Jamaica Gleaner / Blindness may appear to be an impediment that could hamper the progress of an entertainer in his or her pursuits of excellence. But history has proven that persons, especially those with talent, have easily brushed aside disabilities and impediments to achieve greatness in their respective disciplines. Ray Charles and Stevie Wonder stand out as prime examples of visually impaired entertainers in popular music who have elevated themselves to the highest echelons of musical stardom. Other notable figures include JosÈ Feliciano (singer-guitarist), George Shearing (pianist), Clarence Carter (vocalist), and Andrea Bocelli (classical tenor vocalist).
No less than half a dozen entertainers in early Jamaican popular music suffered this fate as well. Derrick Morgan, dubbed ‘The King of Ska’, is perhaps the best known of such entertainers. Born in Clarendon, Jamaica, in 1940, Morgan came to Kingston at the age of three to join his mother and to seek medical attention for an eye problem.
He gave me a brief synopsis during an interview I had with him back in the early 2000s: “Me never inna music. Is one thing me wanted to be – a stenographer. them call it bookkeeping sometimes. But I was born with retina pigmentosis, an undeveloped retina, and that prevented me. I came to Kingston at the age of three to join my mom, who was working in Kingston, and from there, she took me to the doctor, and they said nothing could be done. The older I get, the worse it would become. And then I attended Allman Town Primary, Kingston Senior, Grantham and Model Private schools before entering The Vere Johns Opportunity Hour talent contest, where my music career started.”
Morgan went on to become one of the most important persons in early Jamaican popular music, jump-starting the careers of Jimmy Cliff and Bob Marley by auditioning and passing them to record their first songs – Hurricane Hattie and Judge Not, respectively, for producer Leslie Kong’s Beverley’s record label in 1962. He further helped producer-vocalist Prince Buster and his brother-in-law, producer Bunny Lee, to get into the music business. Morgan also had a plethora of hit recordings that won for him the title The King of Ska. And then, with his sight declining, he surprised many by becoming one of the first Jamaican rappers as he deejayed along with saxophonist Roland Alphonso and The Bunny Lee All Stars on the instrumental piece 100 Tons Of Megaton in 1969:
“Here comes Rolly Polly with 1,000 tons of megaton. Hook mommy and reggae now, dig it daddy,” he quipped.
Other outstanding blind singers in Jamaican popular music were Frankie Paul, Roy Richards, Noel Simms (Skully), and the female Adina Edwards. While working with Issa Stores, concert promoter, vocalist, and record producer Tommy Cowan discovered Edwards as she sang and played her accordion at the intersection of King and Barry Streets in Kingston, much to the delight of enthusiastic crowds, who showed their appreciation with offerings. Recognising the immense talent of the woman, Cowan took her to Dynamic Sounds, where he was working as the marketing manager, and had her record the album Don’t Forget To Remember Me . The title cut reached number one on the Jamaican charts. This, along with her gospel-tinged recordings, positioned Edwards as a pioneer for Jamaican gospel music.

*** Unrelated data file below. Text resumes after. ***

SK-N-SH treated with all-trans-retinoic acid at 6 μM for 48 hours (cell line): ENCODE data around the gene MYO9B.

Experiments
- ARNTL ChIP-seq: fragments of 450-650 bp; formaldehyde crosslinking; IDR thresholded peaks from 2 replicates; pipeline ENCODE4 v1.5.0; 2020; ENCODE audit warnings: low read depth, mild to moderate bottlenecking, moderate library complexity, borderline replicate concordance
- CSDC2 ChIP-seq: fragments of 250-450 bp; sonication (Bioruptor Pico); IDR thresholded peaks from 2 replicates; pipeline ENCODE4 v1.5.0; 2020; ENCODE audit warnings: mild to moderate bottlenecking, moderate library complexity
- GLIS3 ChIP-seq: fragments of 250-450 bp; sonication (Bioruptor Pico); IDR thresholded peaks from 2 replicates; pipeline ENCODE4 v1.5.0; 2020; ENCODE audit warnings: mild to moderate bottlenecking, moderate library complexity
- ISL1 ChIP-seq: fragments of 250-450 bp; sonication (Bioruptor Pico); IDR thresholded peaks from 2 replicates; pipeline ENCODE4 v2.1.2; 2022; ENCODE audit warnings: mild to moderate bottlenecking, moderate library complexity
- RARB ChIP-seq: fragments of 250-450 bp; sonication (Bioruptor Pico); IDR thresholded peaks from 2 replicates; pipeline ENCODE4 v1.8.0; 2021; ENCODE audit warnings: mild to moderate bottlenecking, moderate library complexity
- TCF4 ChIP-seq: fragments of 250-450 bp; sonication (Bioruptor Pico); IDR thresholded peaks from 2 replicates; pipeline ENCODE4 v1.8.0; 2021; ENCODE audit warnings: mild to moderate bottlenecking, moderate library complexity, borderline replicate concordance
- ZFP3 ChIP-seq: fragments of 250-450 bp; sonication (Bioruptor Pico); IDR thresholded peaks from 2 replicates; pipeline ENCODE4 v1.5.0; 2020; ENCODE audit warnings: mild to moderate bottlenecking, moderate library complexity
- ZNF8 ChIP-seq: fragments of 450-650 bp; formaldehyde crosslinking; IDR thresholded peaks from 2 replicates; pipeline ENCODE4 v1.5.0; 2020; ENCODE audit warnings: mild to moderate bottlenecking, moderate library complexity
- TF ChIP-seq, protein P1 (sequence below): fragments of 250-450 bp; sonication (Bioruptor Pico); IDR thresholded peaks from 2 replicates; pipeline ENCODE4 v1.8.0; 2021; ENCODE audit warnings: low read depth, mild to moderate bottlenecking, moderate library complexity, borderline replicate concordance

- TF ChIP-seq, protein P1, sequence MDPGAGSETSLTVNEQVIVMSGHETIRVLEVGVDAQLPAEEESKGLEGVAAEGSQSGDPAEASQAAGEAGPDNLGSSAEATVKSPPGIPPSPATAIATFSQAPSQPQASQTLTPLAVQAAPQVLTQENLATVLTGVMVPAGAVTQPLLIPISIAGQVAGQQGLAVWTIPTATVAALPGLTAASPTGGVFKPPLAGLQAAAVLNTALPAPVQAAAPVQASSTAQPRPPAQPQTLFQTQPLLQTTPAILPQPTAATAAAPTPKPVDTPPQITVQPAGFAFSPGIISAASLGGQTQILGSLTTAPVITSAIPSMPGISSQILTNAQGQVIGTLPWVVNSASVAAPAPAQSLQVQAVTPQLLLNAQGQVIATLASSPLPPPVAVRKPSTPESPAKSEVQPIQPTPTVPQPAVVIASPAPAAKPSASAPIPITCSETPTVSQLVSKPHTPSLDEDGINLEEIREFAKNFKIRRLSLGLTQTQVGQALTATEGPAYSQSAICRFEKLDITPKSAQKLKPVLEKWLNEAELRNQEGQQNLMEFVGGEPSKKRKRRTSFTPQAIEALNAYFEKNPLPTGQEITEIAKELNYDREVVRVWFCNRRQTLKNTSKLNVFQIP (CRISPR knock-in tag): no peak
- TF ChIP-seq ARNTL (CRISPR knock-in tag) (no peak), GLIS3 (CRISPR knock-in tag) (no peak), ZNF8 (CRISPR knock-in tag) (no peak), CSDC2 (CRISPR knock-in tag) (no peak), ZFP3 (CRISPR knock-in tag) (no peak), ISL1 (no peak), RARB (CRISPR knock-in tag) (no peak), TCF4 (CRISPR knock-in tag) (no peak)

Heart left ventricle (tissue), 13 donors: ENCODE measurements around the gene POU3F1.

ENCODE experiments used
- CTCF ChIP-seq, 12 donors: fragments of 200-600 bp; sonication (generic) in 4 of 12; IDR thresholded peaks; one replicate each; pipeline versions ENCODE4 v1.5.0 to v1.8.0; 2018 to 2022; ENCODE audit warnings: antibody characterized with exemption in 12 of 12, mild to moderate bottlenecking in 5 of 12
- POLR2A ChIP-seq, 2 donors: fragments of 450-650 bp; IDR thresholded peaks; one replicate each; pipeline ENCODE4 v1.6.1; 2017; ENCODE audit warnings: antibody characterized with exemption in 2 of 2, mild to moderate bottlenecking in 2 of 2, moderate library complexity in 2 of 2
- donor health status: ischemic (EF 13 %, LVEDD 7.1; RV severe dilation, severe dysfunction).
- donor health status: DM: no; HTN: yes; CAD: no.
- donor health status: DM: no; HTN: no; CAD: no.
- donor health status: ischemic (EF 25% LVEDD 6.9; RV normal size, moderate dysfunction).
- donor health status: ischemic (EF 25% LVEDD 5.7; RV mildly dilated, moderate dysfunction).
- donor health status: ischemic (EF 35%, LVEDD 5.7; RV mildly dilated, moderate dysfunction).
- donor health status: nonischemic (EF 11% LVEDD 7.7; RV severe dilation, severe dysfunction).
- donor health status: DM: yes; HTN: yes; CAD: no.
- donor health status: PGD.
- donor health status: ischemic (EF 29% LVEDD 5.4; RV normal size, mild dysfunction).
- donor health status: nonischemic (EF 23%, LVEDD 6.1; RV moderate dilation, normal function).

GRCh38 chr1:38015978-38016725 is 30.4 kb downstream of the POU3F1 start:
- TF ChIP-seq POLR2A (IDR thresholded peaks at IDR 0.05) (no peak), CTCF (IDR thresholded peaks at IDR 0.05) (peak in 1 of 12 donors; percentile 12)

Paul Blake, better known as Frankie Paul, became an iconic figure in the 1980s mainly through his recordings of Alesha , Sarah , I Know The Score, and Worries In The Dance . Born blind in 1965, Paul adopted the dancehall style and performed with a nasal and throaty voice that belied his youthfulness. After ailing for some time with kidney complications, he died in May 2017 at age 51.
Roy Richards made his name as a harmonica (mouth organ) player and recording artiste during the 1960s. Playing the instrument with his nostrils at times became an exciting feature of his performances. His instrumental cut, Contact , with the Baba Brooks band, was a standout piece, while he had several commendable duets at Studio 1 with Paulette Marsh as Roy and Paulette and with Enid Cumberland as Roy and Enid. The versatile singer has to his credit Green Collie , Western Standard Time , South Vietnam, and a host of others for Studio 1, Randy’s, Gay Feet, Island and Dynamic Sounds labels.
Noel ‘Skully’ Simms, vocalist and percussionist extraordinaire, told me that he began to lose his sight through glaucoma in 2002 and became totally blind by 2010. Simms created history in Jamaican music when he, along with ‘Bunny’ Robinson, as ‘Bunny and Skully’, recorded the first song in Jamaica’s post-mento period – Give Me Another Chance (1954). In later years, Skully became one of Jamaica’s most sought-after percussionists for bands going on overseas tours. His Rasta-influenced Rock A Man Soul, in duet with Lascelles Perkins, Small Garden , Take It Cool , See Them A Come, and Never In My Life are enduring pieces that will surely stand the test of time.